Arab villagers who run away ‘meet their end on the scaffold’
14 January 1915
During the First World War, British troops were deployed to Mesopotamia (now Iraq) to force back Turkish forces and secure a post-war territorial stake in the crumbling Ottoman Empire. After landing on the Persian Gulf coast, one of their first tasks was to search Arab villages, which had been deemed potentially ‘unfriendly.’ Private William Bird described in his diary how his battalion would quietly encircle a village during the night and wait for the dawn, at which point they would ‘fix bayonets and rush the houses, any house that refused to open when we first knock, we immediately break down the door, and make prisoners of all the male occupants, we then search everything and everywhere for arms.’ He added that ‘those who attempt to run away are caught by our ring of men outside the village. They are treated as combatants and meet their end on the scaffold.’ Similarly, those who dared to defend their village were ‘either shot or captured and hung in the market square.’1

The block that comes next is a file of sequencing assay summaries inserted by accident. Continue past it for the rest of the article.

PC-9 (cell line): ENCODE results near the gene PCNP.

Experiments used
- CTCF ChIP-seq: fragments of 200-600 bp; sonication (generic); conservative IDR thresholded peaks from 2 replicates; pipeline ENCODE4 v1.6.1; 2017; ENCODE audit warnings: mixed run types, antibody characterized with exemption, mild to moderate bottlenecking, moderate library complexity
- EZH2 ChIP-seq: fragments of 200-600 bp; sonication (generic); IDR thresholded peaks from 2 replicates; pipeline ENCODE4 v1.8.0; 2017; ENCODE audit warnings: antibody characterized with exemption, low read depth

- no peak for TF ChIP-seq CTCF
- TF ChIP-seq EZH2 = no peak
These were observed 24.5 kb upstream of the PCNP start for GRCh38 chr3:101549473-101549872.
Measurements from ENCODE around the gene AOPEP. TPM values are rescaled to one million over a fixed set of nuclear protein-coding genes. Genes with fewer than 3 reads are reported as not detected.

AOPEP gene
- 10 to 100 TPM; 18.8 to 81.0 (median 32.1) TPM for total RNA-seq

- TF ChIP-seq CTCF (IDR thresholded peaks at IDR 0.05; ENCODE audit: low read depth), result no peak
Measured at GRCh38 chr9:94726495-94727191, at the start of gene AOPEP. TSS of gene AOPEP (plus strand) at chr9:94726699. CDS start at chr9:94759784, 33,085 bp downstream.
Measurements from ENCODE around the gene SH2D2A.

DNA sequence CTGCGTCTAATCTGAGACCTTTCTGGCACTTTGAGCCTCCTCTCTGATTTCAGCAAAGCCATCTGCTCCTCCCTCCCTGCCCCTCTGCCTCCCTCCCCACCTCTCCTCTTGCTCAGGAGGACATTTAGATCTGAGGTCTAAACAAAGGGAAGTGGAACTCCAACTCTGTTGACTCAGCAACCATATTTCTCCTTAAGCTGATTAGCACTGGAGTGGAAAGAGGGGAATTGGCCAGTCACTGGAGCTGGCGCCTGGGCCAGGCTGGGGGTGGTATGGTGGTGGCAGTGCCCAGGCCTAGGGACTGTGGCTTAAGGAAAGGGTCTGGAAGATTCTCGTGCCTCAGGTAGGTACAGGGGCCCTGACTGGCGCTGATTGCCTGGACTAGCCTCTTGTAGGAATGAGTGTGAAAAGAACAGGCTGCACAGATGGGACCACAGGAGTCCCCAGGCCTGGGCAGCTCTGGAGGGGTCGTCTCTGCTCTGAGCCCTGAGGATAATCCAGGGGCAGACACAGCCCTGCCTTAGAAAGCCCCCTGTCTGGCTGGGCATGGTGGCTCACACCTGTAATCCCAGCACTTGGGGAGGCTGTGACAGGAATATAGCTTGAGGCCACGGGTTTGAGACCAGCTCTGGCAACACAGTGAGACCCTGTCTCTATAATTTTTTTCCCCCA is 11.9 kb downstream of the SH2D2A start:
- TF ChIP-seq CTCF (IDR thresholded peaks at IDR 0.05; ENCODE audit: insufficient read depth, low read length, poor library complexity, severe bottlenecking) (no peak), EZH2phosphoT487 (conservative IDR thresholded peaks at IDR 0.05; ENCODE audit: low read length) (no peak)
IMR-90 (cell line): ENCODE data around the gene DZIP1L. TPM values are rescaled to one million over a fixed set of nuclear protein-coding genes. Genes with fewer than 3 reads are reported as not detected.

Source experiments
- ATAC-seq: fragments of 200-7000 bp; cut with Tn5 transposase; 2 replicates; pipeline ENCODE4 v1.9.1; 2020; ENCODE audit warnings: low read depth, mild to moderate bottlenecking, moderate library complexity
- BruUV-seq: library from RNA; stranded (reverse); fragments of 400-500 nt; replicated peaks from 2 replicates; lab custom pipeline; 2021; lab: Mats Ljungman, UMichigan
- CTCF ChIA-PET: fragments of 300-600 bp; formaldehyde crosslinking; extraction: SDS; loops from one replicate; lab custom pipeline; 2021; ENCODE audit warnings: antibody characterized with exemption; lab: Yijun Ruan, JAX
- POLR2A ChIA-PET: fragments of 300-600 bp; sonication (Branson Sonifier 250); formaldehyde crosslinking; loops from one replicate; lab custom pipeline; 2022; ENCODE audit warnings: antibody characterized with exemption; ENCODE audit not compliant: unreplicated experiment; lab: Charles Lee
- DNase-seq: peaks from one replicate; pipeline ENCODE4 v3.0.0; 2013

- Diary of William Bird, 14 January 1915 cited in Charles Townshend, When God Made Hell: The British Invasion of Mesopotamia and the Creation of Iraq, 1914-1921, Faber and Faber, London, 2010, p. 48.
Please feel welcome to post comments below. If you have any questions please email firstname.lastname@example.org
© 2020 Alisdare Hickson All rights reserved